Increasing the maximum energy of ions accelerated via intense laser-plasma interactions has been a focus of significant international activity in recent years, due to the potential to develop compact high energy ion sources for established and innovative applications in science, medicine and industry.
In a recent experiment, a team of researchers led by Paul McKenna have made a significant advance in laser-driven ion acceleration. They have accelerated protons to energies close to 100 MeV – the maximum proton energy measured is in the range 94 to 101 MeV (as defined by the energy resolution of the detection technique). The results were published in Nature Communications on 20th February .
The experiment was performed using the Vulcan laser at the Rutherford Appleton Laboratory. The previous highest proton energy achieved using that laser was 55 MeV, in an experiment led by the same research group. Those results were obtained by using an intense laser pulse to drive electrostatic field formation on the surface of a micron-thick target foil. The higher energies achieved in the latest work were produced by exciting a hybrid ion acceleration scheme involving the radiation pressure of the intense laser light, interacting with an expanding ultrathin foil target.
One of the main challenges in accelerating ions using intense lasers is that the ultrafast processes occurring over the short duration of the laser pulse can make it difficult to optimise an individual acceleration mechanism. However, as shown in the latest work, this can also give way to the development of hybrid schemes involving two or more acceleration mechanisms, which can enable additional degrees of control on the final ion beam properties.
The study is part of an EPSRC-funded programme of research into the physics of plasmas that become relativistically transparent when irradiated by ultraintense laser light. This occurs due to the relativistic increase in the mass of the plasma electrons oscillating in response to the light. The group have previously shown that this approach opens up new degrees of freedom in controlling collective electron  and ion  dynamics in the plasma.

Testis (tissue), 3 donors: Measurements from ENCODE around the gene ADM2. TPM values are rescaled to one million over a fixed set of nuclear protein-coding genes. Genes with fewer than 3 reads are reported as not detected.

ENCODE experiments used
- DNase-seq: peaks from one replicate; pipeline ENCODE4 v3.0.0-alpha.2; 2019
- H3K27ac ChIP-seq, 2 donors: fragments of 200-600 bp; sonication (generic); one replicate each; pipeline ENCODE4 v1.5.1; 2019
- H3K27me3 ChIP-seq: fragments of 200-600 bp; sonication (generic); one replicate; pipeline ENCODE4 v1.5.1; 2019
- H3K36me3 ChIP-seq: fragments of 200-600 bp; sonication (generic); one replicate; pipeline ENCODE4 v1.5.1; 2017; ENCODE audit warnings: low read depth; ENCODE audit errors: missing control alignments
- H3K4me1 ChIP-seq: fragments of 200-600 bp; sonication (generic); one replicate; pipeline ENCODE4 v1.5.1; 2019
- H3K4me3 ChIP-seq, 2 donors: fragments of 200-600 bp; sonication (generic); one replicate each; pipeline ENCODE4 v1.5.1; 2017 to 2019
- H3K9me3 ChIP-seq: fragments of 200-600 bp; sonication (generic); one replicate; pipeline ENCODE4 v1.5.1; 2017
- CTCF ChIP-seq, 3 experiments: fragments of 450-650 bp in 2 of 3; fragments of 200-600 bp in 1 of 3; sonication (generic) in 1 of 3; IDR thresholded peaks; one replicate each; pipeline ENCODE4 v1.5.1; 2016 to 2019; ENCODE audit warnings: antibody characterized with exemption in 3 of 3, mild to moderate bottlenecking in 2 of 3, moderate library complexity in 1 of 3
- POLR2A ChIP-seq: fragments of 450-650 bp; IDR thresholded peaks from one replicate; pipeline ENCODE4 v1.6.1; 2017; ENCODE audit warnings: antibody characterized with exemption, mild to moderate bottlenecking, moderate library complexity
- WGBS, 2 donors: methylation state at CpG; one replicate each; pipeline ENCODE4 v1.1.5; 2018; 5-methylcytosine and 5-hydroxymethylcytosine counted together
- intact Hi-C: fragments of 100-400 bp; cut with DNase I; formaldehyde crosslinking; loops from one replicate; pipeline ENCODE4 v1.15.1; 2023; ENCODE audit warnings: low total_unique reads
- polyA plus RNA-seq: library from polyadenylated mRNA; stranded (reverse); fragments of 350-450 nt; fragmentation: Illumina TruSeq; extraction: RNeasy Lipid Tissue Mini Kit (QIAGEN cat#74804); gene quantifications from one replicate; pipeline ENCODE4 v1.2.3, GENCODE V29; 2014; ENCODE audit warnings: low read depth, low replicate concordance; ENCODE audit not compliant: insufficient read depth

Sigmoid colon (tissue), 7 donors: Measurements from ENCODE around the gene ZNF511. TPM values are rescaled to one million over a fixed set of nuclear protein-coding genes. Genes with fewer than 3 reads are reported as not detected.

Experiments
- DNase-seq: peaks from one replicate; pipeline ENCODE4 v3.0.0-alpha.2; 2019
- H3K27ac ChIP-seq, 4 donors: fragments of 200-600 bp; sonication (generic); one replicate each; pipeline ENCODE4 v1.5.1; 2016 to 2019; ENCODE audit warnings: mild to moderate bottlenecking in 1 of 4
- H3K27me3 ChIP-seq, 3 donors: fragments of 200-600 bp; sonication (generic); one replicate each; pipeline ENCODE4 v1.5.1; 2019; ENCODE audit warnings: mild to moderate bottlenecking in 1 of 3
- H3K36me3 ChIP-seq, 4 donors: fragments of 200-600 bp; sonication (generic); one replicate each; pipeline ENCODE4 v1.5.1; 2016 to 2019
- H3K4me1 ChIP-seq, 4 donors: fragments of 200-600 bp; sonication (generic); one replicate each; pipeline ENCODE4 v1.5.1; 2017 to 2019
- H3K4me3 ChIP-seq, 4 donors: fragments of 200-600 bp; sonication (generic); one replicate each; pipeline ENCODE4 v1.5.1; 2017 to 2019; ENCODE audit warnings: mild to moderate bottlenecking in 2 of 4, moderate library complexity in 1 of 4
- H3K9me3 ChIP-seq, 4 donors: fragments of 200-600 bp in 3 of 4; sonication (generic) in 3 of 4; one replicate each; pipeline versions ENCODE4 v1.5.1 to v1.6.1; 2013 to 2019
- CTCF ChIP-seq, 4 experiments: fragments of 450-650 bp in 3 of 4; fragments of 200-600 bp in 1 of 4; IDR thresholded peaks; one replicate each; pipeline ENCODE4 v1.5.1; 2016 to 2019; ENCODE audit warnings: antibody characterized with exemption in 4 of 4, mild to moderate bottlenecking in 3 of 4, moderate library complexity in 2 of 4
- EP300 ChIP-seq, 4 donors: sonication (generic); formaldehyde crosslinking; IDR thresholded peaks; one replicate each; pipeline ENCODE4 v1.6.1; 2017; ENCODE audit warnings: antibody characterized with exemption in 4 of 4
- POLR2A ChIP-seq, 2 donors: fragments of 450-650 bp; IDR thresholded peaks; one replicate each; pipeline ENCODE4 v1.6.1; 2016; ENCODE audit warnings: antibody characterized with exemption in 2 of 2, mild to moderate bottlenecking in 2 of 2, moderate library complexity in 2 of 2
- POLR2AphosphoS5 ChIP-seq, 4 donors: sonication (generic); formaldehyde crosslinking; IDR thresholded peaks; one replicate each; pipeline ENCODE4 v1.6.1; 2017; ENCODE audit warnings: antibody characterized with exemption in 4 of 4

The latest results promotes further development of laser-driven ion sources and opens up a potential new route to actively controlling the spectral and spatial distributions of the resulting beams of high energy ions. The underpinning physics for the development of this new laser-driven ion acceleration scheme is being explored numerically using the ARCHIE-WeSt (Strathclyde) and ARCHER (Edinburgh) high performance computers and will be investigated experimentally using the 350 TW laser at the Scottish Centre for the Applications of Plasma Accelerators (SCAPA).
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 Gonzalez-Izquierdo et al, Nature Communications, 7, 12891 (2016)
SOURCE: University of Strathclyde Glasgow